Jean Anouilh's Antigone is less widely known than Sophocles' Antigone. But Anouilh's "adaptation" of the classic Greek tragedy is an important work in itself. Written by a Frenchman during Nazi occupation of France, Anouilh's Antigone is in some ways more dynamic and accessible than Sophocles', and it has become a landmark of protest theatre.
It's Anouilh's Antigone that Fusion Theatre has chosen to perform this May in the Studio Theatre at Theatre Row. Under the direction of Eilin O'Dea (who also plays the title role), Fusion Theatre brings Antigone to life like never before through their unique blend of dialogue and classic opera.
The acting is impressive on all fronts, especially in sixteen-year-old Igby Rigney, who plays Creon's Page with surprising competence for someone so young. But the show as a whole belongs to Eilin O'Dea's Antigone and Paul Goodwin Groen's Creon: two larger than life characters whose force and passion carry the play along from start to finish.
O'Dea's Irish accent is the perfect addition to her characterization of Antigone: the stubborn heroine who defies the king and submits to a death sentence merely to give her brother's corpse a proper religious burial. O'Dea plays Antigone as a strong-willed young woman who always knows she's in the right and listens to arguments with a pitiful half-smile on her face. Since the Irish have a long history of rebellion, O'Dea's nationality lends another dimension to the role and plays on the character in interesting ways.
Paul Goodwin Groen's Creon is at least a match for O'Dea's Antigone, however. In fact, watching Groen play the conflicted ruler of Thebes, I was reminded that the original story is more about Creon than it is about Antigone. And, whether due to the playwright's intention, my own bias, or just Groen's superb acting (I suspect the latter), I found my sympathies residing with King Creon more than with Antigone. Though I can't help admiring Antigone's resolve and stubborn defiance, I'm still not sure why she did it. But I understand Creon's reasoning perfectly; and I don't know that he could have acted any differently than he did.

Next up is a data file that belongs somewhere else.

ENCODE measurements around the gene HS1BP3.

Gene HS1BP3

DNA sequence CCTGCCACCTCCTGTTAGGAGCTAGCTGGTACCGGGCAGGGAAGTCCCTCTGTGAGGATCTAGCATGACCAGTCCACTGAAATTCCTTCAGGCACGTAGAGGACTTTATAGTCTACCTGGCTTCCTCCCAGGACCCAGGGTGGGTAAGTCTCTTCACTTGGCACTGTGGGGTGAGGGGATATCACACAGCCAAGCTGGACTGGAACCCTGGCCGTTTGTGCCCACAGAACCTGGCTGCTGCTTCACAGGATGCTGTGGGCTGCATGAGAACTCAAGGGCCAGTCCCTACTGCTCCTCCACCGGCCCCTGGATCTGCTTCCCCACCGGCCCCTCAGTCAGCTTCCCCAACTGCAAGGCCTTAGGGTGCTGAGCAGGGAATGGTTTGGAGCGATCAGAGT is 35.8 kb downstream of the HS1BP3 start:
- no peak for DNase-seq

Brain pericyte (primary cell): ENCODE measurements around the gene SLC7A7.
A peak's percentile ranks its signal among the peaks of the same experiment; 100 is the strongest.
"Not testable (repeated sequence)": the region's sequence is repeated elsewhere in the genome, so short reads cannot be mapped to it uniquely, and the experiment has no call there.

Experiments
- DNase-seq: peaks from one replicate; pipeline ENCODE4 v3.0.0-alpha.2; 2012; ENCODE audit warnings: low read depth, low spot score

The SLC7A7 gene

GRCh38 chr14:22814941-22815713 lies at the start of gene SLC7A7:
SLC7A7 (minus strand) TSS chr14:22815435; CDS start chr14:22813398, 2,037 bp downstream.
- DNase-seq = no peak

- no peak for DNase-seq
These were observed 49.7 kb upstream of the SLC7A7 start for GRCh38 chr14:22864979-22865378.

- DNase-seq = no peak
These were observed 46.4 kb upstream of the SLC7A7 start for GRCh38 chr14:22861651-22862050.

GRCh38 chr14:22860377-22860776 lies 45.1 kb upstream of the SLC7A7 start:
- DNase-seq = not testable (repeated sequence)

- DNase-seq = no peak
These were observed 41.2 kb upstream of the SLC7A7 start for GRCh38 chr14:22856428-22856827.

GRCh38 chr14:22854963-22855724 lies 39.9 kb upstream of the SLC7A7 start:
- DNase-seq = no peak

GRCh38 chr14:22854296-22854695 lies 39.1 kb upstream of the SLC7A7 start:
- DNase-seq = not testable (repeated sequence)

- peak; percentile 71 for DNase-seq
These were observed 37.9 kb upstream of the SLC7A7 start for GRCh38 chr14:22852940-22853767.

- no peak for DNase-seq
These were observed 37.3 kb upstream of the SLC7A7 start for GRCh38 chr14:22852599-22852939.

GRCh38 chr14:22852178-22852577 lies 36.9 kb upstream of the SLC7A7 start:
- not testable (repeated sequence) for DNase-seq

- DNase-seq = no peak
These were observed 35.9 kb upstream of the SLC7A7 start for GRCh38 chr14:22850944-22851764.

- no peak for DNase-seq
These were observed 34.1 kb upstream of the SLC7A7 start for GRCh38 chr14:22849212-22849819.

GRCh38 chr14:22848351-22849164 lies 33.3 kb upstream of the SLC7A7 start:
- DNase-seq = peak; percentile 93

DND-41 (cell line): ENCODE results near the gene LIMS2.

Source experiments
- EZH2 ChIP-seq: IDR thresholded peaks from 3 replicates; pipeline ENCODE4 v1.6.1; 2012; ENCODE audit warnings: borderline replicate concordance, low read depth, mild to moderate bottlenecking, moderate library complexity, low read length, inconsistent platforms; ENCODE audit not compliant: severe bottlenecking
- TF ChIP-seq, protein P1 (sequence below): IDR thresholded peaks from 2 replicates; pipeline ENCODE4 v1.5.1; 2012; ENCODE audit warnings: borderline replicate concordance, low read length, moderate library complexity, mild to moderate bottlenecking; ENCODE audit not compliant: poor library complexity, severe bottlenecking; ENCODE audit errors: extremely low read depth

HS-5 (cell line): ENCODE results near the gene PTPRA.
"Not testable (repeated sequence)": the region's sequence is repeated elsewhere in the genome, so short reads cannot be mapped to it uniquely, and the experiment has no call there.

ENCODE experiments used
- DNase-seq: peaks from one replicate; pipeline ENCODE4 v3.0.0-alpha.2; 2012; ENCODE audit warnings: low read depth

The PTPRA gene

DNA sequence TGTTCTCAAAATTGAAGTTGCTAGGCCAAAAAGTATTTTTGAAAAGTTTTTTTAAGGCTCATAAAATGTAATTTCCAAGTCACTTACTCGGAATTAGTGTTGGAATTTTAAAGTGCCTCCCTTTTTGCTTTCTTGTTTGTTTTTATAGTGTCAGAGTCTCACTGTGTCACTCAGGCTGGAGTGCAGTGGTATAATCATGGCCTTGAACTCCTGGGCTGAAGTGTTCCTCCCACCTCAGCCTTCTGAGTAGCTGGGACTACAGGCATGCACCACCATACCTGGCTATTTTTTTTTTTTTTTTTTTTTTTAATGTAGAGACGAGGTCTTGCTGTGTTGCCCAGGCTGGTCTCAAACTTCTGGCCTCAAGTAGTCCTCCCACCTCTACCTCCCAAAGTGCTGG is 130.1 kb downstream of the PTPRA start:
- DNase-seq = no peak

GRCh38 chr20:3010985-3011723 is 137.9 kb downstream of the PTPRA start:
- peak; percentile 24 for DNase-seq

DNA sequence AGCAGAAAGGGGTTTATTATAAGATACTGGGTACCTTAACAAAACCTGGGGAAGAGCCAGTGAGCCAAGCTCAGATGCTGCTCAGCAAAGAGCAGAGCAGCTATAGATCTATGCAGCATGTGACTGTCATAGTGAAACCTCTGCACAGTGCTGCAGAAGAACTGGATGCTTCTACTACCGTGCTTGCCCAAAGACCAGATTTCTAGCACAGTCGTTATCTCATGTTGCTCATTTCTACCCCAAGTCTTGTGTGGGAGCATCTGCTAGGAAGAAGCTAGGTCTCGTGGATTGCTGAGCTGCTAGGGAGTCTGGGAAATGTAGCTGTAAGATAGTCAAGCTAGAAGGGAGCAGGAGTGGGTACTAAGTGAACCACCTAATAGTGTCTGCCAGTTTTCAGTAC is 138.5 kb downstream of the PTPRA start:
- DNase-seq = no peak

O'Dea founded Fusion Theatre with the design to fuse classic plays with classic opera arias. While I'm a firm believer in the power of music to enhance a story, I couldn't help feeling that the opera didn't really jive with the rest of the play. This wasn't because the singers couldn't pull it off - on the contrary, there were some outstanding performances - but for whatever reason, the production felt a little disjointed, and the transitions to opera from the script seemed a little awkward.
That being said, this sense of disjointedness was the only serious flaw I found in the play, as the acting, singing, and staging were all exceptionally well done. All in all, this is an Antigone you won't soon forget.